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also known as Nostalghiya | Nostalgia

Nostalghia1983

  • 4.3
NOSTALGHIA is Andrei Tarkovsky's brooding late masterpiece, a darkly poetic vision of exile. It was the first of his features to be made outside of Russia, the home to which he would never return. Tarkovsky explained that in Russian the word "nostalghia" conveys "the love for your homeland and the melancholy that arises from being far away." This debilitating form of homesickness is embodied in the film by Andrei, a Russian intellectual doing research in Italy. He becomes obsessed with the beauty of his translator Eugenia as well as the apocalyptic ramblings of a self-destructive wanderer named Domenico. Written with frequent Michelangelo Antonioni collaborator Tonino Guerra, NOSTALGHIA is a mystical and mysterious collision of East and West, shot with the tactile beauty that only Tarkovsky can provide.

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"...not so much a movie as a place to inhabit for two hours." - J. Hoberman, the Village Voice


1 member likes this review

An intentionally mysterious and allegorical film. For this reason I found it more theatrical than poetic, possibly from the Italian setting and influences. It seemed more about a Russian (European) intellectual than a Russian displaced from Russia. In spite of the setting there didn't seem a real longing for Mother Russia in this movie. The one thing mentioned as being missed in Russia was in a city. I have lived most of my life in exile, but what I missed was the natural setting of my homeland. I didn't have a sense of that in this movie. Possibly for a Russian film producer that probably didn't feel that was given the fame and fortune he felt he deserved in his homeland, it would be very different. I prefer a film where the artist tries as best he or she can, to make things as clear as possible. If it seems obscure and mysterious, well, so be it. I love this kind of genuine mystery. I don't appreciate deliberate attempts to be obscure and mysterious. I basically didn't understand the movie, and I am not in awe of the contrived hocus pocus. Still the setting is impressive and the cinematography very moving, the lingering. The most poetic part of the whole movie was the white horse against dark trees and the mist flowing over the open fields. I sensed Russia there but not in the story line. There are no flashbacks to the Russian landscape that would have been possible in parts of Italy. It seemed the Russia in this film was urban and intellectual.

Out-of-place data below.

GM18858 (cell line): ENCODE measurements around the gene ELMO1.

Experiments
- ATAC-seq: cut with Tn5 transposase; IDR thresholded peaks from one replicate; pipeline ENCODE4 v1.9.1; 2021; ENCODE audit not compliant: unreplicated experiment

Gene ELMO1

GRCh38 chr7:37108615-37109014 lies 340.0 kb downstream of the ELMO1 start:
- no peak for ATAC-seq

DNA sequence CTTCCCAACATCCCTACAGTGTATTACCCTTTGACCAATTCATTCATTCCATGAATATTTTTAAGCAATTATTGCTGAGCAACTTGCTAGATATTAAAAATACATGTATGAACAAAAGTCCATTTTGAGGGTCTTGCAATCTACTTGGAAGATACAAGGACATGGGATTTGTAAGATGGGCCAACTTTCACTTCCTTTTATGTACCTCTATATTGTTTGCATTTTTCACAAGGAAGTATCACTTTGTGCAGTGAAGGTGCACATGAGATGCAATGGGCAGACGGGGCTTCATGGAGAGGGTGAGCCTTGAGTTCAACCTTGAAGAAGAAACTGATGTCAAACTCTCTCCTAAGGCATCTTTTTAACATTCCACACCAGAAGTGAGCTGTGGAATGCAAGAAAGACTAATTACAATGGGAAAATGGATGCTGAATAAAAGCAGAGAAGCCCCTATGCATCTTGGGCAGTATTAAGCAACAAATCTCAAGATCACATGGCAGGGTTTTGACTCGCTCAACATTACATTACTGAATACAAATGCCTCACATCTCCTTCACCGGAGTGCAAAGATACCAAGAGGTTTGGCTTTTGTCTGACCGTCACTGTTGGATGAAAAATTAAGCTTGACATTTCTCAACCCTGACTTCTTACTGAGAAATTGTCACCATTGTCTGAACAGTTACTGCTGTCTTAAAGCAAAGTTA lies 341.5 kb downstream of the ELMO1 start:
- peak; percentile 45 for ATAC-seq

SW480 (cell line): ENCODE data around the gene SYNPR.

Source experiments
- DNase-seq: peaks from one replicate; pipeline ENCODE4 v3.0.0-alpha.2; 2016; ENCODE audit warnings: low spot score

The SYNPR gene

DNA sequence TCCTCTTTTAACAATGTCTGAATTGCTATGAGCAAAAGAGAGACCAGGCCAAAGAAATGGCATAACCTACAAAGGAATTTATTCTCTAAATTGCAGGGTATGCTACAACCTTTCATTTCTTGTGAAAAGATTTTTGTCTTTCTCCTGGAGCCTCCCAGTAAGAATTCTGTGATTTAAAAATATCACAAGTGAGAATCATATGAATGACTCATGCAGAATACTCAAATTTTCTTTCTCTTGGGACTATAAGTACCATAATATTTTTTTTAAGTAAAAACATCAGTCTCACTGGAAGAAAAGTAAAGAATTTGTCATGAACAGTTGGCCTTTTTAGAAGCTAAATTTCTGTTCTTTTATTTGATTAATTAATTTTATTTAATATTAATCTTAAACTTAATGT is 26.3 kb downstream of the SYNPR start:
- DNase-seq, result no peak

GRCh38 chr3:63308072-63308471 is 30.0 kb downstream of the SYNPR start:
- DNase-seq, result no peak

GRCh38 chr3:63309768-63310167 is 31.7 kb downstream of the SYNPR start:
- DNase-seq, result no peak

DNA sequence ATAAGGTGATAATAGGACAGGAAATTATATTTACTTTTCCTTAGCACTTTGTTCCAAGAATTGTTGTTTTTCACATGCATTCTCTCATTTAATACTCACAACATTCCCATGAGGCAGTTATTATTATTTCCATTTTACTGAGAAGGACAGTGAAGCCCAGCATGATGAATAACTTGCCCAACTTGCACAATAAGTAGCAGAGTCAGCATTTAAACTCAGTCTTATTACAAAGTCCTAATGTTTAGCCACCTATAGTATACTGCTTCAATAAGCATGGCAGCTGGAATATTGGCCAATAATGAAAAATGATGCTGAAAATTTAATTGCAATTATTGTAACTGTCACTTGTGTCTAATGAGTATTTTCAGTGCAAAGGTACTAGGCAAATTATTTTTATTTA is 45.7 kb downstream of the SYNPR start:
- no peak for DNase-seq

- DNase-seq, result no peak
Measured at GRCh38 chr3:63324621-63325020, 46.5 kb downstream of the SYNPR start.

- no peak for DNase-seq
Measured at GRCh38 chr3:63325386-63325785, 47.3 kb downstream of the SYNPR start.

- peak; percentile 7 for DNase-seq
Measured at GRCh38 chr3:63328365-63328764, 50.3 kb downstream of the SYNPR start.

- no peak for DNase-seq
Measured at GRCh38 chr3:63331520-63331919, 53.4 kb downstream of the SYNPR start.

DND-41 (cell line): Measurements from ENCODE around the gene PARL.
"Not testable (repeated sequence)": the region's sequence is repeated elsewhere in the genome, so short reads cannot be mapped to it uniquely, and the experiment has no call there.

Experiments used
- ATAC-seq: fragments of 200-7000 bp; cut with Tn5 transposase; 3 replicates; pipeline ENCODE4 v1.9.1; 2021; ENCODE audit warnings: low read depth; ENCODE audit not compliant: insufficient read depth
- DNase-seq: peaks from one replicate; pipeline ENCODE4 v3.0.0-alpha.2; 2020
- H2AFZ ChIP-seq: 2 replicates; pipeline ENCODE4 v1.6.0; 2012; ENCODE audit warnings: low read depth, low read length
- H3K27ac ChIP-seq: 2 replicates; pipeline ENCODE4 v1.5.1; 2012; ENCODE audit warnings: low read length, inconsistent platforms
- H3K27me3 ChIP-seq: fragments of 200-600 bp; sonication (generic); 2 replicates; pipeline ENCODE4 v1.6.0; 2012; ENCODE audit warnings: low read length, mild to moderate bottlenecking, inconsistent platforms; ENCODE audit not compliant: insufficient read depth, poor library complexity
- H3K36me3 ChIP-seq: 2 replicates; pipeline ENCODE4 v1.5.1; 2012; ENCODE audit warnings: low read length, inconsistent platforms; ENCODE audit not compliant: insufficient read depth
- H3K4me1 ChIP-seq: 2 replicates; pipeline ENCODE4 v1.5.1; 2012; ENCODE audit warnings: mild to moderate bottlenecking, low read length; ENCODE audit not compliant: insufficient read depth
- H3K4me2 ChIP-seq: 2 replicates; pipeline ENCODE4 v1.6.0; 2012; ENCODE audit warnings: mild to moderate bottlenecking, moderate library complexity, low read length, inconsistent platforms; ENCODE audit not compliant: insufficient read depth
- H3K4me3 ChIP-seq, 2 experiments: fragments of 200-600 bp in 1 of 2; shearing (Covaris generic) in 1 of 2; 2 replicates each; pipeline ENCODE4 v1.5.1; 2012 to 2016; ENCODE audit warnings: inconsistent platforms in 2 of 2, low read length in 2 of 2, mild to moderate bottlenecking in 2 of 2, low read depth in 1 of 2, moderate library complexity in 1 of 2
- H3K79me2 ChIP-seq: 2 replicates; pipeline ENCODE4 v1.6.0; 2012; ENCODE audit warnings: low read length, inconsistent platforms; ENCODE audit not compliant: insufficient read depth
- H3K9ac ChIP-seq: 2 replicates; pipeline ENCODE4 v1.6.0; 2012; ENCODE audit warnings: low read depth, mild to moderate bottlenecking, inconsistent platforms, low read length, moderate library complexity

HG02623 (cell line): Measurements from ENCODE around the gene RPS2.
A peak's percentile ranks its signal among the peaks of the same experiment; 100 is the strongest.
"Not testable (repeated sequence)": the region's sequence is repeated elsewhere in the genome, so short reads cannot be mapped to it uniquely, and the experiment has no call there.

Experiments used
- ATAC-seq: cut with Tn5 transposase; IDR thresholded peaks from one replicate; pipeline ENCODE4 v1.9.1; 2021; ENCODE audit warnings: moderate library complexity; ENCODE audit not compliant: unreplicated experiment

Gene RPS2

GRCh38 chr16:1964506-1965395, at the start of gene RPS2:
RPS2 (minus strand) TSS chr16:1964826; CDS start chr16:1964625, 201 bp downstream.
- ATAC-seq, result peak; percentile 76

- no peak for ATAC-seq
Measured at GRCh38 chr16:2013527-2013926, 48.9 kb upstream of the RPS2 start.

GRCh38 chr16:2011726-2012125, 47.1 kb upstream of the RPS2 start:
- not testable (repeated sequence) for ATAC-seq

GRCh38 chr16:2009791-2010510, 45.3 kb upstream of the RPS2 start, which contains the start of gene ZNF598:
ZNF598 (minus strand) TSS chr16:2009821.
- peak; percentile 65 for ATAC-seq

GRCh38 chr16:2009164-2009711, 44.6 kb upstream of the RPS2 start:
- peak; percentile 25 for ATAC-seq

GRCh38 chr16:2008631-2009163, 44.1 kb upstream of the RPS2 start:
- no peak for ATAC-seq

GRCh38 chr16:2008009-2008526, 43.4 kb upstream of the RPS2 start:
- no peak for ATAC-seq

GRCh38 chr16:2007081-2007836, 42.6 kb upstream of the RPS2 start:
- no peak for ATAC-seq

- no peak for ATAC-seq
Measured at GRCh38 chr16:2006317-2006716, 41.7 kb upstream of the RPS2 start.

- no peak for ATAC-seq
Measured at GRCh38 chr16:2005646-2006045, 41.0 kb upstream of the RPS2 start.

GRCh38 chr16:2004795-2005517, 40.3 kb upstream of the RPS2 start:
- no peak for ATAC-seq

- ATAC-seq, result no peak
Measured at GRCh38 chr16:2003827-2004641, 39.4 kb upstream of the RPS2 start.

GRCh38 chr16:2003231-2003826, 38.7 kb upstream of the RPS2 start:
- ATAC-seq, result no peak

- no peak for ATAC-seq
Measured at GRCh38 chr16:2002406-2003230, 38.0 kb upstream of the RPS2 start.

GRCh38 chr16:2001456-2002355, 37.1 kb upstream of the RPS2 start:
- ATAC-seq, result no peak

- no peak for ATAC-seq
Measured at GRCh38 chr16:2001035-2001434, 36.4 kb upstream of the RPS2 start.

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top reviewer

Member Reviews (7)

162970.small
top reviewer